Why Study a Second Language
Knowing Another Languages Brings Opportunities
- Learn another culture!
- Get ahead!
- Get a better Job!
The world is full of languages. How far do you have to go from your front door to know that this is true? Think about the newspapers and books to read, movies and TV programs to watch, Web sites to visit, people and places to know with another language!
A Competitive Edge
Studying a second language can improve skills and grades in math and English and can improve exam scores--GREs, MCATs, and LSATs. Research has shown that math and verbal scores climb higher with each additional year of foreign language study, which means that the longer one studies a foreign language, the stronger the skills become to succeed in school. Studying a foreign language improves analytic and interpretive capacities.
The Job Advantage in a Global Economy
More and more businesses work closely with companies in other countries. They need many different kinds of workers who can communicate in different languages and understand other cultures. No matter what the career, a second language is a real advantage. A technician who knows Russian or German, the head of a company who knows Japanese or Spanish, or a salesperson who knows French or Chinese can work successfully with many more people and in many more places than someone who knows only one language.
There are lots of Americans who speak languages other than English. Students who think of being a nurse, a doctor, a police officer, a judge, an architect, a businessperson, a singer, a plumber, or a Web master, multiply their chances for success if they speak more than one language. A hotel manager or a customer-service representative who knows English and Spanish or English and Korean will be more successful than one who knows only English.
Professionals who know other languages are called on to travel and exchange information with people in other countries throughout their careers. Knowing more than one language enhances opportunities in government, business, medicine and health care, law enforcement, teaching, technology, the military, communications, industry, social service, and marketing. An employer sees employees who know a second language as a bridge to new clients or customers.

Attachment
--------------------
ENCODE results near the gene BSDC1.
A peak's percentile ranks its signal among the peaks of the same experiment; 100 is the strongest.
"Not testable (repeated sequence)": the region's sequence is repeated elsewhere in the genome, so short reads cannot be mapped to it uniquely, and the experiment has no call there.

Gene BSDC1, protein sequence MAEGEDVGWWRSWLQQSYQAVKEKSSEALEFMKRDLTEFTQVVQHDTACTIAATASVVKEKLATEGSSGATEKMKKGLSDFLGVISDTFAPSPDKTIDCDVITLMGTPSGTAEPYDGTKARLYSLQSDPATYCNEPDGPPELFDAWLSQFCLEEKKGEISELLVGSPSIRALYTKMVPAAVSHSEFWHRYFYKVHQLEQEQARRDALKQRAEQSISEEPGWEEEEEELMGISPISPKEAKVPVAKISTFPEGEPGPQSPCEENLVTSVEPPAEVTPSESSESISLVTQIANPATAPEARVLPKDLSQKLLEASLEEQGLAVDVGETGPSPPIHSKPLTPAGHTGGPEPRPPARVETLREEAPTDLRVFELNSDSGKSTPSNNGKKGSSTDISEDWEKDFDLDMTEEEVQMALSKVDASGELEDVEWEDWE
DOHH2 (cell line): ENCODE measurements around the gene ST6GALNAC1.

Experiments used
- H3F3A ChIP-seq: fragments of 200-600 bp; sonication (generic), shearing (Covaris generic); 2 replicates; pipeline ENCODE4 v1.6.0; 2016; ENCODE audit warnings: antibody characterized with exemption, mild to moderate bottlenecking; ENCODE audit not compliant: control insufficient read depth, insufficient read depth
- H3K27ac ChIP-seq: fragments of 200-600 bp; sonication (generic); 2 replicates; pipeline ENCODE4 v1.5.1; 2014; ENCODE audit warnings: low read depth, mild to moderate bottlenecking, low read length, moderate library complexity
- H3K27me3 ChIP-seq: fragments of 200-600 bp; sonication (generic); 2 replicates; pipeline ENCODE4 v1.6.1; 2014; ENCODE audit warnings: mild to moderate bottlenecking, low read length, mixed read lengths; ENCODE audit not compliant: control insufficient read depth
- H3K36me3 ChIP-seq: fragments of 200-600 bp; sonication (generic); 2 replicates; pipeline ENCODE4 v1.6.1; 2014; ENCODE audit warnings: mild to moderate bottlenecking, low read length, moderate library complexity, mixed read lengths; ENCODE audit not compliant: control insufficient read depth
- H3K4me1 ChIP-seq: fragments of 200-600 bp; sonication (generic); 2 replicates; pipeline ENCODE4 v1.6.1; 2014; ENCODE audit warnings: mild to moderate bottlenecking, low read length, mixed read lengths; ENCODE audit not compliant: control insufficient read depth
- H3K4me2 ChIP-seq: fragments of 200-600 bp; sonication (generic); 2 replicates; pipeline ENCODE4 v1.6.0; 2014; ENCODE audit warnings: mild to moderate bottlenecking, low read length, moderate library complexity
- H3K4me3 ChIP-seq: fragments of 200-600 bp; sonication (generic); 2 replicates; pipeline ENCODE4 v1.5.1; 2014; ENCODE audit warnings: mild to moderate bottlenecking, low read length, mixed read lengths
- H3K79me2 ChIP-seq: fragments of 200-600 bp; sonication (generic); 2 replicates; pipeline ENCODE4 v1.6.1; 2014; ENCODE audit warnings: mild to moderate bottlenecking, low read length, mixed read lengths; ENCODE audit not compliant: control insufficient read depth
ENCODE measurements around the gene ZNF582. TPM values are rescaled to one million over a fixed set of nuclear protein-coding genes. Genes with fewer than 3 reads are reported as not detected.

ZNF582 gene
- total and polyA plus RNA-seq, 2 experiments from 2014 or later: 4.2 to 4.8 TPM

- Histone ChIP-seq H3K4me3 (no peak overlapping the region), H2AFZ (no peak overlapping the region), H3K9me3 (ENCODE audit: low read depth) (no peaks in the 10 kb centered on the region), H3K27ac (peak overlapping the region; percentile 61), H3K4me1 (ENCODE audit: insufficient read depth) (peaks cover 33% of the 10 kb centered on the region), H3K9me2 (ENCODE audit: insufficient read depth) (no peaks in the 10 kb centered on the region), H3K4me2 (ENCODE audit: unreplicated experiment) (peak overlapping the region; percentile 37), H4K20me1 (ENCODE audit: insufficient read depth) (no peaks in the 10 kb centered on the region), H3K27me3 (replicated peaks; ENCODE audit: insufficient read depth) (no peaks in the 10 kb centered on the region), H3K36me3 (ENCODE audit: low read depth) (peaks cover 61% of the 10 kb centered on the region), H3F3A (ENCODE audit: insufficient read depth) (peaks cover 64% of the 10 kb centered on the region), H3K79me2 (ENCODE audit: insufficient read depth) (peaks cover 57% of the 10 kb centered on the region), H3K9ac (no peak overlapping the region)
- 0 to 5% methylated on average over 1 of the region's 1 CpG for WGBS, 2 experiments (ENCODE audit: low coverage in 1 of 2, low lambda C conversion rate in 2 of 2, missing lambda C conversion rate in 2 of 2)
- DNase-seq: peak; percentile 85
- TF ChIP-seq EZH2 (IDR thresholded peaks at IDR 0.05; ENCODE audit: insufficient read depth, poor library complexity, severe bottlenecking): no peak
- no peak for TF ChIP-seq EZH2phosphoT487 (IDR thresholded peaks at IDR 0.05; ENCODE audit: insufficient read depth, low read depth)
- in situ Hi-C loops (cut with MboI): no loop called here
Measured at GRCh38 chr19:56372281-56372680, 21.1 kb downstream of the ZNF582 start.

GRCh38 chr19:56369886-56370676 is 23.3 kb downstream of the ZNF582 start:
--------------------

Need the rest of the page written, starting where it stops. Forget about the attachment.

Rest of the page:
Learning Other Cultures: The World and Beyond
Visit entirely new worlds! Get an insider's view of another culture and a new view of your own.
Connect with other cultures. Knowledge of other cultures will help students expand their personal horizons and become responsible citizens. The ability to talk to others and gather information beyond the world of English will contribute to our community and to our country.
Go for the Excitement: New Ways of Language Learning
What can students expect? Students will learn a second language in exciting new ways using technology and focusing on communication or speaking. Learning a language is not just learning grammar and vocabulary. It is learning new sounds, expressions, and ways of seeing things; it is learning how to function in another culture, how to know a new community from the inside out.
How much can students learn? Depending on how long students study, they can gain different levels of fluency. Don't worry; they're not expected to sound like native speakers. To a greater or lesser degree students will, however, be understood, get where they want to go, read magazines or books for information or pleasure, and meet and talk with a whole new group of people. It's a great experience! Of course, it doesn't happen overnight. Like math, English, or other subjects, language learning takes time.
Should students continue language study after high school? Yes! In fact, students who learned a language in high school can use that study to get credit at UofL thanks to the Placement Exam. Contact Testing Services for information about these exams (852-6606).